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Matt Hyland
(Roud 2880)
Peggy McMahon
Cloonlaheen, Miltown Malbay

Recorded in singer’s home, October 2002
Carroll Mackenzie Collection

 

Once a lord lived in this town, he had a lovely handsome daughter.
And she was courted by a fair young man, who was a servant to her father.
And when her parents came to know, they swore they'd ban him from the island.
The maid she knew that her heart would break, had she to part with young Matt Hyland.

So straight away, to his room she goes, and ordered him for to awaken.
‘Arise my love and go away this very night you will be taken.
I overheard my parents say, in spite of me they would transport you.
So arise my love and go away, I wish to God I'd gone before you.’

They both sat down upon the bed, just for the sake of one half hour.
And not a word did either speak, as down their cheeks the tears did shower.
She laid her head upon his breast and round his neck her arms entwined them.
‘No lord nor duke, or earl I'll wed, I'll wait for you my own Matt Hyland.’

The lord discoursed his daughter dear, one night alone in her bed chamber.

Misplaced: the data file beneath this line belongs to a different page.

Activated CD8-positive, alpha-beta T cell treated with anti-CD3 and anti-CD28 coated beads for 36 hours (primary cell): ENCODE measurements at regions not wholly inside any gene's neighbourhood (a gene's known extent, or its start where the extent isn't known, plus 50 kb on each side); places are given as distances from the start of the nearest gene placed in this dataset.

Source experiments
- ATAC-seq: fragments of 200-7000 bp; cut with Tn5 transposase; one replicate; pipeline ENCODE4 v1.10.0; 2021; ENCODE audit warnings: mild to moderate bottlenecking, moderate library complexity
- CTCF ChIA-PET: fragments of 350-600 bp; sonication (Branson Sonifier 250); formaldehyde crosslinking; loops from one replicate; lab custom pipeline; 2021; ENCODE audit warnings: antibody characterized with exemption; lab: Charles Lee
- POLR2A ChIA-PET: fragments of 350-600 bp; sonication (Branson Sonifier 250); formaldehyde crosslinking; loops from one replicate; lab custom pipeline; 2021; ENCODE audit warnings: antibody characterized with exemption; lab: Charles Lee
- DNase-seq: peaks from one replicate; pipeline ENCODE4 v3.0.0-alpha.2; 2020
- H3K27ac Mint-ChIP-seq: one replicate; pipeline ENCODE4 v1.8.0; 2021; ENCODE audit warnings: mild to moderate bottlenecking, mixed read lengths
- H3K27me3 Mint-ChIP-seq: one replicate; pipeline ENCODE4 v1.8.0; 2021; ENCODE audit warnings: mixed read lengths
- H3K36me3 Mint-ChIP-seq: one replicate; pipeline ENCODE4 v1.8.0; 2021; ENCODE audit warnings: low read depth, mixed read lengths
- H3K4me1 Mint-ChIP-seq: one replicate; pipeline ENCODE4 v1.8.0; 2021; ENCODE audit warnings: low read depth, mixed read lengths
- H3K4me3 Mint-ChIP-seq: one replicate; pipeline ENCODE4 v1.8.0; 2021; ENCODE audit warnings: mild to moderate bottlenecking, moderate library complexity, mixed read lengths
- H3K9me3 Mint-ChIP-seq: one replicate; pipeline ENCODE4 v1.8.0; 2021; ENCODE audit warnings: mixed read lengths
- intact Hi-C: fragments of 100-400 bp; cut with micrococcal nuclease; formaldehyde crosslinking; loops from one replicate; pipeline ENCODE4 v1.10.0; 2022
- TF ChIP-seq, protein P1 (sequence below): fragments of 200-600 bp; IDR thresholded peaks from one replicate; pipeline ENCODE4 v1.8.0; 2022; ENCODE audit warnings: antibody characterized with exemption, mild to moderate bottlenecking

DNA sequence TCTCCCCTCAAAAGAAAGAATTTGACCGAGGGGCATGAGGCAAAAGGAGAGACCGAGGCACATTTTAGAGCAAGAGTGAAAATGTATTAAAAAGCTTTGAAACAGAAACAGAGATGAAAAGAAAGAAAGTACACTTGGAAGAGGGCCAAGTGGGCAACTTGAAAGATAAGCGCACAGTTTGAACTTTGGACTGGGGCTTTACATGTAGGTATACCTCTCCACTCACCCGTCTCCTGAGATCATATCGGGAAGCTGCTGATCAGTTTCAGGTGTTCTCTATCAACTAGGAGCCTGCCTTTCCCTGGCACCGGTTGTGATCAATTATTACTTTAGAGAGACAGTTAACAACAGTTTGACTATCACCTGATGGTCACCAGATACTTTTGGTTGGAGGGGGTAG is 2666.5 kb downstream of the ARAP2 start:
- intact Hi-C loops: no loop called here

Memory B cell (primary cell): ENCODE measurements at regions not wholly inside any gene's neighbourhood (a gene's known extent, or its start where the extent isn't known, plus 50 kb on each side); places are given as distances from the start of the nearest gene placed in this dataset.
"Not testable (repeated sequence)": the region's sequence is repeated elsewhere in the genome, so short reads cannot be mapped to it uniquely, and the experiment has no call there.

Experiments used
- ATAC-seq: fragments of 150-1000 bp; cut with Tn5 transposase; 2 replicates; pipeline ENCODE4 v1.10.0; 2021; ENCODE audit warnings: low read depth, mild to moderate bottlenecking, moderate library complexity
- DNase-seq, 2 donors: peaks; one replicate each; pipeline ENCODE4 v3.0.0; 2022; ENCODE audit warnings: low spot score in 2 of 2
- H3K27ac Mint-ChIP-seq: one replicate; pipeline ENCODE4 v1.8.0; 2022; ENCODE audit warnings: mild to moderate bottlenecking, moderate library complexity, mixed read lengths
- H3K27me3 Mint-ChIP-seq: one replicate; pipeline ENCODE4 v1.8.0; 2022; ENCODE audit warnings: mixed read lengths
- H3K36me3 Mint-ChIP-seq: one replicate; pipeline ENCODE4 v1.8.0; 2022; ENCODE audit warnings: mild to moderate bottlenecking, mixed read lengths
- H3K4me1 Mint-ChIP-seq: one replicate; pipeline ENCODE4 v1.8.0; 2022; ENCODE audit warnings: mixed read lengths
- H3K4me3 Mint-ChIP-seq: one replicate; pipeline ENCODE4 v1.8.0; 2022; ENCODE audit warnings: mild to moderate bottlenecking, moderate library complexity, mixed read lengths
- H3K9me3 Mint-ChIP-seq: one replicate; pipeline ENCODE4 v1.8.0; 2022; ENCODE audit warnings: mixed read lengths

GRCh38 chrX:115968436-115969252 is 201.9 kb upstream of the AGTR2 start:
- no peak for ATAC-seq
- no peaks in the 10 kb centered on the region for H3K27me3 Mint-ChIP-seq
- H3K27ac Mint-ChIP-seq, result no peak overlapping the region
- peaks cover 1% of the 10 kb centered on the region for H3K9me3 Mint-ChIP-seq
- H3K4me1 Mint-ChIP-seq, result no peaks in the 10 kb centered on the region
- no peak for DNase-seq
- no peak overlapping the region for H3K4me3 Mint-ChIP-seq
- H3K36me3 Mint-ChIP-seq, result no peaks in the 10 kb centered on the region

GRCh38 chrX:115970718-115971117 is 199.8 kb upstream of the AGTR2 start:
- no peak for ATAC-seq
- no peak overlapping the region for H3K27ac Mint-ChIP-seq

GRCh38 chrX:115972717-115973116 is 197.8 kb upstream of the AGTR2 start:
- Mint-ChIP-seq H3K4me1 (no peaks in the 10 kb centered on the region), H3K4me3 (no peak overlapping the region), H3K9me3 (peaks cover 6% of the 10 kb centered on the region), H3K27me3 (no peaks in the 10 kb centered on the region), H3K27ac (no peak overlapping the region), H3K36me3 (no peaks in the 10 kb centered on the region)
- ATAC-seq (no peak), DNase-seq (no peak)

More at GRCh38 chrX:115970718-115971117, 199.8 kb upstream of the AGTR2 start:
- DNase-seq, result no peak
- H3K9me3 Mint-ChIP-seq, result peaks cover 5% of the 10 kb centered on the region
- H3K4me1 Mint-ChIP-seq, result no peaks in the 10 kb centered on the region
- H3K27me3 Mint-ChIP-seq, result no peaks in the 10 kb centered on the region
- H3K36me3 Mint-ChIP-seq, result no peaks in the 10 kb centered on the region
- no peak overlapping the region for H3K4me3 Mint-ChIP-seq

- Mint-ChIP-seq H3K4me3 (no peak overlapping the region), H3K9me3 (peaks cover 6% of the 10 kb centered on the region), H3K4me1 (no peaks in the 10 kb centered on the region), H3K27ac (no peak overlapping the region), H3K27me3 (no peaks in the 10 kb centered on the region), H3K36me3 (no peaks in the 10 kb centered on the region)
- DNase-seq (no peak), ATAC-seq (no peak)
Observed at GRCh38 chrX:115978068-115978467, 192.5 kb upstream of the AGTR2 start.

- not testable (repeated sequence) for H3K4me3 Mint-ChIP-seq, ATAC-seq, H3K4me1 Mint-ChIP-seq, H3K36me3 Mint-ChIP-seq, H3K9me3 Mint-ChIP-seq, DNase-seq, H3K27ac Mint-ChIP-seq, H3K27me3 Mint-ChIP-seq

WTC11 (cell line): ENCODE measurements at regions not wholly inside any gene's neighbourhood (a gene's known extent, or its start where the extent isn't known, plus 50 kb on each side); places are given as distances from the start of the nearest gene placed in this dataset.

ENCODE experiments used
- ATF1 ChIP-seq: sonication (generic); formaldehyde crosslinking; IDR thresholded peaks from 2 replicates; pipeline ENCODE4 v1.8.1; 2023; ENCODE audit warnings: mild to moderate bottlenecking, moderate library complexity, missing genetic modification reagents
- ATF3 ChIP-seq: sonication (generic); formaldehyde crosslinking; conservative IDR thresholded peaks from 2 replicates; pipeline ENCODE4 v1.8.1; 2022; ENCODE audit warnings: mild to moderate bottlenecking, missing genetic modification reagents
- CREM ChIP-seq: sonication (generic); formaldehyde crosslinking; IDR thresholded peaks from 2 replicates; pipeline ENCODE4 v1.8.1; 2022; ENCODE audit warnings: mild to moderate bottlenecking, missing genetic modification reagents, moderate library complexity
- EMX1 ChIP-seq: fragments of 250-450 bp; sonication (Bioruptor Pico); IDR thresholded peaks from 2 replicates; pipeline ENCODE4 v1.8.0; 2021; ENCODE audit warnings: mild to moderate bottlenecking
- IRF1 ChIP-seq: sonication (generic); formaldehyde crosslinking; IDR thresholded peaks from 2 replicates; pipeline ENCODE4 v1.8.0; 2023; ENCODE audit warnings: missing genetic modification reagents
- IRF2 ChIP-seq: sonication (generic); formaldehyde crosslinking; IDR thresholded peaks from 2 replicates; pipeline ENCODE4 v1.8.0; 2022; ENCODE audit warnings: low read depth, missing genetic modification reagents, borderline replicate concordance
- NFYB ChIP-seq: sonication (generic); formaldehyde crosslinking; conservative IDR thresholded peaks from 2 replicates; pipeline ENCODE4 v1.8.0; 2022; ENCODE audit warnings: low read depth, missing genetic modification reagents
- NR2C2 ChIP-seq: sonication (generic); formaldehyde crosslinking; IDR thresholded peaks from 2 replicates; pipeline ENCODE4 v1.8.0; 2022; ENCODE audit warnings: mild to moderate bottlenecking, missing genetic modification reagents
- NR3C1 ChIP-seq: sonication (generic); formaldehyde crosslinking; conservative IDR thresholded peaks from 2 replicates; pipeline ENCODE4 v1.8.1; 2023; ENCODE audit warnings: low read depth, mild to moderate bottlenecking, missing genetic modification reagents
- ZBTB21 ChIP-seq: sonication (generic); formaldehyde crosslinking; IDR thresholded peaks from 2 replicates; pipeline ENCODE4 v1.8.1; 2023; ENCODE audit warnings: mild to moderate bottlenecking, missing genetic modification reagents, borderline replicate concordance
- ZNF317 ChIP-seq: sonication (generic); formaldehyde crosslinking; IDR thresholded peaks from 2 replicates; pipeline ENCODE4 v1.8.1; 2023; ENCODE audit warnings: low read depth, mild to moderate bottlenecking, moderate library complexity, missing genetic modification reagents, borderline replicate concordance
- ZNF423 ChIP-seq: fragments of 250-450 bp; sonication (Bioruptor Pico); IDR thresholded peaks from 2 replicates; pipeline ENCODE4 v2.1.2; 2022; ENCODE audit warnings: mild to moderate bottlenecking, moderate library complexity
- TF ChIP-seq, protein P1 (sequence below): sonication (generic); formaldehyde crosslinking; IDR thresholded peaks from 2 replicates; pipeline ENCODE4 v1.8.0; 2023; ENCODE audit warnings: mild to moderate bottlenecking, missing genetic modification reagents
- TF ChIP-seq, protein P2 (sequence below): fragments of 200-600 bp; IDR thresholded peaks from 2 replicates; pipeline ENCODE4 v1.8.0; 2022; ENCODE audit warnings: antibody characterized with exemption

‘I will give you leave to bring him back, since no-one else can win your favour.’
She wrote a letter in great haste, for him her heart was truly pining,
He soon came back, in the church they wed, and they made a lord of young Matt Hyland.


“A song which originated on the broadside presses; this was included in John Hume’s MS songbook (c.1845), now housed in the National Library of Ireland. The only other printed Irish version was in Robin Morton’s collection ‘Folk Songs Sung in Ulster’. It was traditionally sung in Northern Ireland in South West Ulster and became popular in Ireland in the late 1960s when Tommy McDermott from County Fermanagh sang it in a ballad competition in the year he won the All-Ireland championship. It was published in the United States in Horace Beck’s ‘Folklore of Maine’ (1957) and Newfoundland singer Carrie Grover’s (1878-1959) privately published collection of family songs ‘Heritage of Song’ (as ‘Matt Ilan’)."

Reference:
Folk Songs Sung in Ulster, Robin Morton, Mercier Press, 1970.
Jim Carroll


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